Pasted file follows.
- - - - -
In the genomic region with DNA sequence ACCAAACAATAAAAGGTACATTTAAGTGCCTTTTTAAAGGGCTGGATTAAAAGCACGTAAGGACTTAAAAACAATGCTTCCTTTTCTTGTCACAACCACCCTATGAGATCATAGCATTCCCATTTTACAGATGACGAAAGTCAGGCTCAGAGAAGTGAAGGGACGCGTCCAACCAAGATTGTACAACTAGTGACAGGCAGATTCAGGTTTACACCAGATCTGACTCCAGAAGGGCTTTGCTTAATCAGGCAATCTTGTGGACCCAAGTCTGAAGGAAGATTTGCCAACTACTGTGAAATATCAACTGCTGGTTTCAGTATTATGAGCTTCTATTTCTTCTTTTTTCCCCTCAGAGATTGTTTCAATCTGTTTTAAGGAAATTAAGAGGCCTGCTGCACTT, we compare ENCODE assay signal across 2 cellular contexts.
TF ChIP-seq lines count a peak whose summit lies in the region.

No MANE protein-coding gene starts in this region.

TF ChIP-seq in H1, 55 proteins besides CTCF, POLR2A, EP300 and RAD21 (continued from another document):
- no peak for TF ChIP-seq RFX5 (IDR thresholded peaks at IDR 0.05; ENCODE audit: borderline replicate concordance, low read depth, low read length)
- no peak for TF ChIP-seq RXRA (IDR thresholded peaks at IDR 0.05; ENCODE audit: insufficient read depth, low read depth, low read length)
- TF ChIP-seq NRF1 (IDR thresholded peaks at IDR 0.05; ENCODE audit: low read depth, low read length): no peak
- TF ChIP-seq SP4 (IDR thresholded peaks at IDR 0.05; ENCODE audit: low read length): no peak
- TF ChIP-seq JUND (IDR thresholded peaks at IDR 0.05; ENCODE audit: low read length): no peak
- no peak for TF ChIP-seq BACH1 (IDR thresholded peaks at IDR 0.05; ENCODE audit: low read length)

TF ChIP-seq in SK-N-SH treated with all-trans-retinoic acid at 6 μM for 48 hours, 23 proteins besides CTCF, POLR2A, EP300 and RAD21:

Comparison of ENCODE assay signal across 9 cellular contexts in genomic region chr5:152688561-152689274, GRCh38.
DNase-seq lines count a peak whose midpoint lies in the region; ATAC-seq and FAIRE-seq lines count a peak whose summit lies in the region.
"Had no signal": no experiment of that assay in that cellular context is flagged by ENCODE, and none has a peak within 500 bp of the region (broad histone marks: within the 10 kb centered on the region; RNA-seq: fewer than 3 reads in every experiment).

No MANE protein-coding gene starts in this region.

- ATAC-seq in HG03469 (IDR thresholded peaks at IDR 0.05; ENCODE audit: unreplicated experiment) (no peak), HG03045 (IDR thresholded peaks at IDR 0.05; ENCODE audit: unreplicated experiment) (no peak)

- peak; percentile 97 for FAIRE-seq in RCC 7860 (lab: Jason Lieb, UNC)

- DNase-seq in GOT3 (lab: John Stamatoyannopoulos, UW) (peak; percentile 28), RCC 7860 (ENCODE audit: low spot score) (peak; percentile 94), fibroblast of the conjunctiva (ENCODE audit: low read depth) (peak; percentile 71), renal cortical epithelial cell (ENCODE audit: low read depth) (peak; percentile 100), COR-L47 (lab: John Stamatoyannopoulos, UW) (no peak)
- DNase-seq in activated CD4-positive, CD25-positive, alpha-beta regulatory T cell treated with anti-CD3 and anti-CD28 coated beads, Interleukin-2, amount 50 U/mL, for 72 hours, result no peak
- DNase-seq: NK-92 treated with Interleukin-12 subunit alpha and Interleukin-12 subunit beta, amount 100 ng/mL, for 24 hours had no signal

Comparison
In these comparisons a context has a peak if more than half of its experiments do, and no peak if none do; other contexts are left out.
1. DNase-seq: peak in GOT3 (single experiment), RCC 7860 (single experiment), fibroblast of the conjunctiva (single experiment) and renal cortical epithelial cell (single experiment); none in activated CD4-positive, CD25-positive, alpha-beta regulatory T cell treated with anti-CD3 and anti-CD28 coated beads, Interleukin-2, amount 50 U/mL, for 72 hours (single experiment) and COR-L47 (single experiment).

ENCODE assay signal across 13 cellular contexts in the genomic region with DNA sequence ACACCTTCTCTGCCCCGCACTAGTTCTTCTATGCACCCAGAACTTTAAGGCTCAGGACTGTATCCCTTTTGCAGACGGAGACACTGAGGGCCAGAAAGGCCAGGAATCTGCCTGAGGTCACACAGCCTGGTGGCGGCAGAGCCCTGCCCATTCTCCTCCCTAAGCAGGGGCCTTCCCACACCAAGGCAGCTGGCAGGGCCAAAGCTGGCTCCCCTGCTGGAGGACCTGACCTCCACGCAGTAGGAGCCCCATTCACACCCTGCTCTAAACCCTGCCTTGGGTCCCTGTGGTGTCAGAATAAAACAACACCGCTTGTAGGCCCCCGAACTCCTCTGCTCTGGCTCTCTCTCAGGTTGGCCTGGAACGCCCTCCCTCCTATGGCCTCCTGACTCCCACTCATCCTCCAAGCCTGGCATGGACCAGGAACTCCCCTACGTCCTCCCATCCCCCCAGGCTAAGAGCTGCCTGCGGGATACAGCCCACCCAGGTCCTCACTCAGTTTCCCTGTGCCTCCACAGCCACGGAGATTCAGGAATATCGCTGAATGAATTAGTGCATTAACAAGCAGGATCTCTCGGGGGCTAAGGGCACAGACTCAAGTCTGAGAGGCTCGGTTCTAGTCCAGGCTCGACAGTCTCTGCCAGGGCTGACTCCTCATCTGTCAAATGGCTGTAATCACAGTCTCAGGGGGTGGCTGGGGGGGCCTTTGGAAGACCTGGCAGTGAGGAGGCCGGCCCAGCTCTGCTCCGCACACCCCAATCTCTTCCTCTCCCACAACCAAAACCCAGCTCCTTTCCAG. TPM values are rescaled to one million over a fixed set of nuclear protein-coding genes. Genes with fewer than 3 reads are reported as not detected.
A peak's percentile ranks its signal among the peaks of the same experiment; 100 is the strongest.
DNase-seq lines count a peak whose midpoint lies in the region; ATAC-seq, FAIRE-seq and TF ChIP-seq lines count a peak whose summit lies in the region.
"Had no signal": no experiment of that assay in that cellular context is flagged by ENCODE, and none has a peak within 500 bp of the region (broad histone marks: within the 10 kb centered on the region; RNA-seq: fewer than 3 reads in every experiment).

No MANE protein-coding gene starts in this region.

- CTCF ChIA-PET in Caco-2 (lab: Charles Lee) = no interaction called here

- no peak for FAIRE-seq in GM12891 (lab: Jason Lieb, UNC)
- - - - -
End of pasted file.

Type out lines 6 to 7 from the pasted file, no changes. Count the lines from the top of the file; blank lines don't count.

- no peak for TF ChIP-seq RXRA (IDR thresholded peaks at IDR 0.05; ENCODE audit: insufficient read depth, low read depth, low read length)
- TF ChIP-seq NRF1 (IDR thresholded peaks at IDR 0.05; ENCODE audit: low read depth, low read length): no peak